Who will Hochul appoint as the Court of Appeals’ next chief judge?

Gov. Kathy Hochul’s pick to replace Janet DiFiore as chief judge of the state Court of Appeals will come from a list of seven nominees from the Commission on Judicial Nomination.
Photo courtesy Getty Images

With her political future all but settled after an election win last month, Gov. Kathy Hochul is set to make a decision that could define her first full term as governor, the selection of the New York Court of Appeals’ next chief judge, left vacant by the departure of Janet DiFiore, who abdicated her post in August.

The seven-member New York Court of Appeals is the state’s most powerful judicial entity, and legal experts say that Hochul’s pick will steer the course for the court, which has been labeled as conservative-leaning since DiFiore’s appointment by disgraced ex-Gov. Andrew Cuomo.

Hochul’s appointment will come from a list of seven nominees from the Commission on Judicial Nomination, including sitting Associate Judge Anthony Cannataro, who is also acting chief judge, Abbe R. Gluck, Hector D. LaSalle, Jeffrey K. Oing, Alicia Ouellette, Edwina G. Richardson-Mendelson and Corey L. Stoughton.

By law, Hochul is required to make her selection no later than Dec. 23, which then prompts the state Senate, 30 days after receipt of the governor’s choice, to confirm or reject the appointment. Those appointed and confirmed to serve on the Court of Appeals carry a 14-year term.

Prior to 1974, judges of the New York Court of Appeals used to be elected, but after reforms to the New York Constitution, an appointment process was created.

This is the seventh chief judge vacancy in the Court’s history since the process was created, and Hochul’s second appointment — she appointed Shirley Troutman to take the bench for retired Associate Judge Eugene Fahey in December 2021.

For many, this appointment is a consequential one.

Progressives want Hochul to pick someone with a “diverse” background in their legal career, moving away from a trend of former prosecutors to make the bench in the last decade. Others clamor for a candidate with experience as a public defender, equipped to handle criminal justice issues that come before the court.

The DiFiore court is characterized by a four-judge conservative bloc on the seven-member body that voted in lockstep on virtually every case, voting in tandem in 96 of 98 cases last session.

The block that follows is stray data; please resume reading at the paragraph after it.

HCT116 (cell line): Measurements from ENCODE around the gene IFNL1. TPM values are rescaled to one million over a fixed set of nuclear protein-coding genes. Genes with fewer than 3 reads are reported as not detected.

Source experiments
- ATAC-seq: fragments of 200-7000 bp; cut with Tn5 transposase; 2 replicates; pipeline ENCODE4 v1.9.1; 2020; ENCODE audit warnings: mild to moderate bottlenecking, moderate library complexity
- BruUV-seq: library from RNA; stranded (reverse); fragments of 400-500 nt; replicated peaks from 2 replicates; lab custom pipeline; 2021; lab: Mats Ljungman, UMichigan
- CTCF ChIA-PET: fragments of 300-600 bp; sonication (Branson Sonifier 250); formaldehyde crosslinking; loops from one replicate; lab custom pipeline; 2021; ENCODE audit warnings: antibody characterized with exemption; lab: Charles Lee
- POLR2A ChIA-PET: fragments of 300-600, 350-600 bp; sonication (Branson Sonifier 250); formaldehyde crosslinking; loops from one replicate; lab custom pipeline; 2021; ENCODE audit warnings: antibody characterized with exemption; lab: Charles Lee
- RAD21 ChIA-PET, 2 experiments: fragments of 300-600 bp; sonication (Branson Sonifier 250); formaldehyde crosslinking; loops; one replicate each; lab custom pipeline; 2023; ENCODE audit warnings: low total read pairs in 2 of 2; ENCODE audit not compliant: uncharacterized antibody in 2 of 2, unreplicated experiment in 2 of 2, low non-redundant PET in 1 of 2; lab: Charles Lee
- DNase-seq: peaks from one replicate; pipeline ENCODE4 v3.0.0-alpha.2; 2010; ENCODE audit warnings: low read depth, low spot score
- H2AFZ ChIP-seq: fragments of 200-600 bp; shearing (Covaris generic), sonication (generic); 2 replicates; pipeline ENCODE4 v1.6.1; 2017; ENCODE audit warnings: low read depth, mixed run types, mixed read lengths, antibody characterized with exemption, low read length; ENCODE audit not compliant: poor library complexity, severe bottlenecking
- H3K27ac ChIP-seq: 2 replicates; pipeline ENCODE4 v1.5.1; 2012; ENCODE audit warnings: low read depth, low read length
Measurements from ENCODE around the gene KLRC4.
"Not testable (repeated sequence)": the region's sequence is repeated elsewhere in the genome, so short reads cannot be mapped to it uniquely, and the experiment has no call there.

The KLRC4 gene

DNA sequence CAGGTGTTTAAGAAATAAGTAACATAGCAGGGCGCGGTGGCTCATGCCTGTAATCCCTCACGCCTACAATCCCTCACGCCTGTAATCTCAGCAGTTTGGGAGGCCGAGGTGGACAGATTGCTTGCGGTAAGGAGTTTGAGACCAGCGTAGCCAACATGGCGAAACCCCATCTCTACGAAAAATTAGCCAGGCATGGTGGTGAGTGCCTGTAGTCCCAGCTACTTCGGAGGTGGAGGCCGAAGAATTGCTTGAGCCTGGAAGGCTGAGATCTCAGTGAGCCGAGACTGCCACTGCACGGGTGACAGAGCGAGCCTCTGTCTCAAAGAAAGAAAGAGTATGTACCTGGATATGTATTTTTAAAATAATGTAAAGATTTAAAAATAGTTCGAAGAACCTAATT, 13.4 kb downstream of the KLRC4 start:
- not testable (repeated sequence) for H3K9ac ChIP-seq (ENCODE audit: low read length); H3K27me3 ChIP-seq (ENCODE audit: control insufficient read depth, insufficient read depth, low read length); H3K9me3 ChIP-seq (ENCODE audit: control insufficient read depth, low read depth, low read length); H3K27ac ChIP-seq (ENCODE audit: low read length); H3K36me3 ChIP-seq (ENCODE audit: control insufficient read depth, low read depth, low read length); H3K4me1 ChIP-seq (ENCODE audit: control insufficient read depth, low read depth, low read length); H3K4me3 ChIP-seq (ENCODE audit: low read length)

Many of those 4-3 rulings restricted the rights of criminal defendants, employees and tenants, legal advocates tell the Bronx Times. DiFiore abruptly resigned in August and was under an ethics investigation, that was recently closed.

Former New York Chief Judge Janet DiFiore, left, swears in Kathy Hochul as the first woman to be New York governor in Albany, New York, U.S., Aug. 24, 2021 Photo Hans Pennink/Pool via REUTERS

A new bill, set to be introduced this week by state Sen. Brad Hoylman, would extend the jurisdiction of the New York State Commission on Judicial Conduct beyond the resignation date of judges facing an investigation or formal charges. The bill also aims to make the commission’s findings in these investigations more transparent by allowing the commission to publicly announce when charges are filed — instead of after a final determination in a case — and streamline approval for the watchdog’s budget requests.

“This chief judge has to have the experience and ability to bring back a system that has been shuttered almost,” Hochul said in a November press event. “That has a collateral impact on criminal justice.”

The candidate pool, according to Brian Ginsburg, a lawyer who has experience arguing before the Court of Appeals, is its most diverse in years, and believes that any of the seven candidates will uphold “the integrity” of the state’s highest-ranking court.

“The Chief Judge not only leads the seven-member appellate court but they lead the entire unified New York Court system,” said Ginsburg. “So that person needs to have an independent sense of judgment, be able to hear all sides of a case and make sure they carry out the rule of the law free from politics, power and popularity.”

Ginsburg noted to the Bronx Times that while he “won some” and “lost some” cases in DiFiore’s court, he does believe that the court handled each case fairly and within the confines of its judicial scope and power.

Of the 41 applicants considered for the bench’s highest post, 22 (54%) were women and 17 (41%) came from “diverse” backgrounds. And for the 17 candidates interviewed, 10 (59%) were female and 7 (41%) were minorities. Four of the seven candidates interviewed to lead New York’s top court were given the highest possible rating by the New York State Trial Lawyers Association.

“I am gratified at the extraordinary quality and diverse backgrounds of our applicants,” said E. Leo Milonas, chair of the Commission on Judicial Nomination. “That so many exceptional candidates were motivated to apply demonstrates the remarkable strength and depth of the legal profession in the State of New York.”

The next vacancy on the Court of Appeals is scheduled to occur on Dec. 31, 2027, in connection with the expiration of Associate Judge Jenny Rivera’s 14-year term.

Reach Robbie Sequeira at rsequeira@schnepsmedia.com or (718) 260-4599. For more coverage, follow us on Twitter, Facebook and Instagram @bronxtimes.